Difference between revisions of "AMS Student Chapter Seminar"

The AMS Student Chapter Seminar is an informal, graduate student seminar on a wide range of mathematical topics. Pastries (usually donuts) will be provided.

Everyone is welcome to give a talk. To sign up, please contact one of the organizers with a title and abstract. Talks are 30 minutes long and should avoid assuming significant mathematical background beyond first-year graduate courses.

The schedule of talks from past semesters can be found here.

Spring 2019

February 6, Xiao Shen (in VV B139)

Title: Limit Shape in last passage percolation

Abstract: Imagine the following situation, attached to each point on the integer lattice Z^2 there is an arbitrary amount of donuts. Fix x and y in Z^2, if you get to eat all the donuts along an up-right path between these two points, what would be the maximum amount of donuts you can get? This model is often called last passage percolation, and I will discuss a classical result about its scaling limit: what happens if we zoom out and let the distance between x and y tend to infinity.

February 13, Michel Alexis (in VV B139)

Title: An instructive yet useless theorem about random Fourier Series

Abstract: Consider a Fourier series with random, symmetric, independent coefficients. With what probability is this the Fourier series of a continuous function? An $\displaystyle{ L^{p} }$ function? A surprising result is the Billard theorem, which says such a series results almost surely from an $\displaystyle{ L^{\infty} }$ function if and only if it results almost surely from a continuous function. Although the theorem in of itself is kind of useless in of itself, its proof is instructive in that we will see how, via the principle of reduction, one can usually just pretend all symmetric random variables are just coin flips (Bernoulli trials with outcomes $\displaystyle{ \pm 1 }$).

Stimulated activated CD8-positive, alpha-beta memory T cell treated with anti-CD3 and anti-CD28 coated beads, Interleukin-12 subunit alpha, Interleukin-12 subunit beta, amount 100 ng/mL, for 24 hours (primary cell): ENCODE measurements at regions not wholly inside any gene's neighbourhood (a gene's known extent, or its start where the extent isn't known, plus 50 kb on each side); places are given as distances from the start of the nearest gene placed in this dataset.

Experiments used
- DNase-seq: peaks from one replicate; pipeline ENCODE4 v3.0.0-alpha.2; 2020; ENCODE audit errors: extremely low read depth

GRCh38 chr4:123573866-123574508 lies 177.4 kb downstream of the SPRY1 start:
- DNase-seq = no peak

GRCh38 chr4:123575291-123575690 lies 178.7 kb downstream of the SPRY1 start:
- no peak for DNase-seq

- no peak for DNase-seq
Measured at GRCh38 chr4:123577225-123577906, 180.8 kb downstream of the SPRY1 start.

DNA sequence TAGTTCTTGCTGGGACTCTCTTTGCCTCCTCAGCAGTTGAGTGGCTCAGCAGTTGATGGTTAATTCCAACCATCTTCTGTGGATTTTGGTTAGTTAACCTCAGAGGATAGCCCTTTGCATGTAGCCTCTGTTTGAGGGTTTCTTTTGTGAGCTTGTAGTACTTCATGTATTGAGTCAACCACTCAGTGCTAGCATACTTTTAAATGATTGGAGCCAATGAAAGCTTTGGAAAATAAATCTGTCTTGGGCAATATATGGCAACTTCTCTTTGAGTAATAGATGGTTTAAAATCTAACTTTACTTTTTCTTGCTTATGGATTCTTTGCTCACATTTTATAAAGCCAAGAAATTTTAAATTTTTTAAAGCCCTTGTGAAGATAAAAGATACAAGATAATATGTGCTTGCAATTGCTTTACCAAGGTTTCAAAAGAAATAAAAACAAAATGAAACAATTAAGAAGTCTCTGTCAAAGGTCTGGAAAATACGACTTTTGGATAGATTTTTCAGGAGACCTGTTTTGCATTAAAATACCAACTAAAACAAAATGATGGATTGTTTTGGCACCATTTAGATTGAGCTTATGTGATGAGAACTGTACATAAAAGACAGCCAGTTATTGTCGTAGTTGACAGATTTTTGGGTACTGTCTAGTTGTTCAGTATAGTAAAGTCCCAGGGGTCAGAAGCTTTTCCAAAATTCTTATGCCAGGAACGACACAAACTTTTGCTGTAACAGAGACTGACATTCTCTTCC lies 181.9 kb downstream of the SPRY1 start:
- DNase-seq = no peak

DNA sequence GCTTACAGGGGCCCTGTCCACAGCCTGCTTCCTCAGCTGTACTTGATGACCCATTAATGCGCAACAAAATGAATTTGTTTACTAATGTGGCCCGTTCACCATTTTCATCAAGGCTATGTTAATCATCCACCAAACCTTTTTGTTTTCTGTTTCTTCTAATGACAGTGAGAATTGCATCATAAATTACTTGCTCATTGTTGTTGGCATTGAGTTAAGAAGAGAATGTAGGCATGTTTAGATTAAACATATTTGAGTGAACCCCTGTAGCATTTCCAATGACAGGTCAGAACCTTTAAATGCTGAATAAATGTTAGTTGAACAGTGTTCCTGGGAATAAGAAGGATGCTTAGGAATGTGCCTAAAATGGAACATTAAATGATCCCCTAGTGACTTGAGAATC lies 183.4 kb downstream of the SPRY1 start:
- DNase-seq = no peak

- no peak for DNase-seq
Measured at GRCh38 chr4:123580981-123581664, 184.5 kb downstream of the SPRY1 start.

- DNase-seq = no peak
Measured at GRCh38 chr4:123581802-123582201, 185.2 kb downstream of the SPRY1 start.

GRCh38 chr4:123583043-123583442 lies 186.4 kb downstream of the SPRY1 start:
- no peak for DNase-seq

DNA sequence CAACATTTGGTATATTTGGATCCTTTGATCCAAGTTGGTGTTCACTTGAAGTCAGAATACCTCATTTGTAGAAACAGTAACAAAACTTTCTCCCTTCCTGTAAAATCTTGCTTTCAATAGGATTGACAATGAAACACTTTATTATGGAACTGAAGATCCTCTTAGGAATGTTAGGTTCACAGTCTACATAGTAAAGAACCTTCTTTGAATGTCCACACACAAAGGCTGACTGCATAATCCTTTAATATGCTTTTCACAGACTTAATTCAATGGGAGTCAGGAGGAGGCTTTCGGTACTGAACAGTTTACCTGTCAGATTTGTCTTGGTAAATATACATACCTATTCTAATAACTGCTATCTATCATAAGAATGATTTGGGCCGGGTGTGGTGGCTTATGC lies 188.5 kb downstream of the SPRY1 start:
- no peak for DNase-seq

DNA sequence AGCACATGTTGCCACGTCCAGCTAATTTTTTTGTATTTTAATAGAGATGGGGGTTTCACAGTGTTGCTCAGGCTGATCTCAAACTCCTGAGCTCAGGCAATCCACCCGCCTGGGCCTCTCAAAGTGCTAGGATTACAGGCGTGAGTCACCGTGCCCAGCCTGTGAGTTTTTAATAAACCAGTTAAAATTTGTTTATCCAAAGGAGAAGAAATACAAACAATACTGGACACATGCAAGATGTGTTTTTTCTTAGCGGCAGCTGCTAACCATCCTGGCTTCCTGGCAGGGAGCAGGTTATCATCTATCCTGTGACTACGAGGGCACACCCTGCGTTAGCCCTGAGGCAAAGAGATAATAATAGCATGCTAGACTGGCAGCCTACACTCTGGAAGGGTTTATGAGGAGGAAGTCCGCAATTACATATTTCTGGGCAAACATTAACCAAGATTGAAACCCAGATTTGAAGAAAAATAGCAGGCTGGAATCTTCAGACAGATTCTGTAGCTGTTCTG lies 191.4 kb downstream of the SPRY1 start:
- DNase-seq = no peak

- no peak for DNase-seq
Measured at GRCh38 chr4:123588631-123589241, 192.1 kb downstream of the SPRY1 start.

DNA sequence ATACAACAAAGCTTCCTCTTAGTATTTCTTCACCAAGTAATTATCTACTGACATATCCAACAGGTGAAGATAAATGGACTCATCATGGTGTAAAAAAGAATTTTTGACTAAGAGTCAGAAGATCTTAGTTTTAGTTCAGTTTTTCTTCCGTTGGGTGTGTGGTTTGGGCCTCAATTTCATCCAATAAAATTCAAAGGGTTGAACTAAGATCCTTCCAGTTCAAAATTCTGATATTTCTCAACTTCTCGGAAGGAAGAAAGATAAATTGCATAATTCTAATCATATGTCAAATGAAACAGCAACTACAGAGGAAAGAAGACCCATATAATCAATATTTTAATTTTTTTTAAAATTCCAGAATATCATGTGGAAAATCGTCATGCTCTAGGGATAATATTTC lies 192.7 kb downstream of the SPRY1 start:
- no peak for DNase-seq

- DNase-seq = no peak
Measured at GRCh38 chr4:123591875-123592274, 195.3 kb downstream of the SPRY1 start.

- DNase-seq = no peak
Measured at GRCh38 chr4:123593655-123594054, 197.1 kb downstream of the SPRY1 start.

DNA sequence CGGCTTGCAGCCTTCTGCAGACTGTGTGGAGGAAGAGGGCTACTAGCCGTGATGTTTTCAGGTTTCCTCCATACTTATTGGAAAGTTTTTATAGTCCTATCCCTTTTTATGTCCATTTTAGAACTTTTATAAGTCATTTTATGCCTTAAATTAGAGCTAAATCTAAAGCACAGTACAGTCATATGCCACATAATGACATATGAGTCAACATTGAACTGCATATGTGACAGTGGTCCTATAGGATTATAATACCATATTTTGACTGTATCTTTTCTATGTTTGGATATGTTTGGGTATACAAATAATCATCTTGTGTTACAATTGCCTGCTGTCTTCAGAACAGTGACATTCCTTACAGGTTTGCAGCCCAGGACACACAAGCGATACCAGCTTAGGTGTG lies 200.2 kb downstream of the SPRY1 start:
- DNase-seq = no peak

February 20, Geoff Bentsen

Title: An Analyst Wanders into a Topology Conference

Abstract: Fourier Restriction is a big open problem in Harmonic Analysis; given a "small" subset $\displaystyle{ E }$ of $\displaystyle{ R^d }$, can we restrict the Fourier transform of an $\displaystyle{ L^p }$ function to $\displaystyle{ E }$ and retain any information about our original function? This problem has a nice (somewhat) complete solution for smooth manifolds of co-dimension one. I will explore how to start generalizing this result to smooth manifolds of higher co-dimension, and how a topology paper from the 60s about the hairy ball problem came in handy along the way.

February 27, James Hanson

Title: What is...a Topometric Space?

Abstract: Continuous first-order logic is a generalization of first-order logic that is well suited for the study of structures with a natural metric, such as Banach spaces and probability algebras. Topometric spaces are a simple generalization of topological and metric spaces that arise in the study of continuous first-order logic. I will discuss certain topological issues that show up in topometric spaces coming from continuous logic, as well as some partial solutions and open problems. No knowledge of logic will be required for or gained from attending the talk.

March 6, Working Group to establish an Association of Mathematics Graduate Students

Title: Introducing GRAMS (Graduate Representative Association of Mathematics Students)

Abstract: Over the past couple months, a handful of us have been working to create the UW Graduate Representative Association of Mathematics Students (GRAMS). This group, about 5-8 students, is intended to be a liaison between the graduate students and faculty, especially in relation to departmental policies and decisions that affect graduate students. We will discuss what our vision of GRAMS looks like and the steps needed to implement such a vision, then have a Q&A regarding GRAMS.

March 13, Connor Simpson

Title: Counting faces of polytopes with algebra

Abstract: A natural question is: with a fixed dimension and number of vertices, what is the largest number of d-dimensional faces that a polytope can have? We will outline a proof of the answer to this question.

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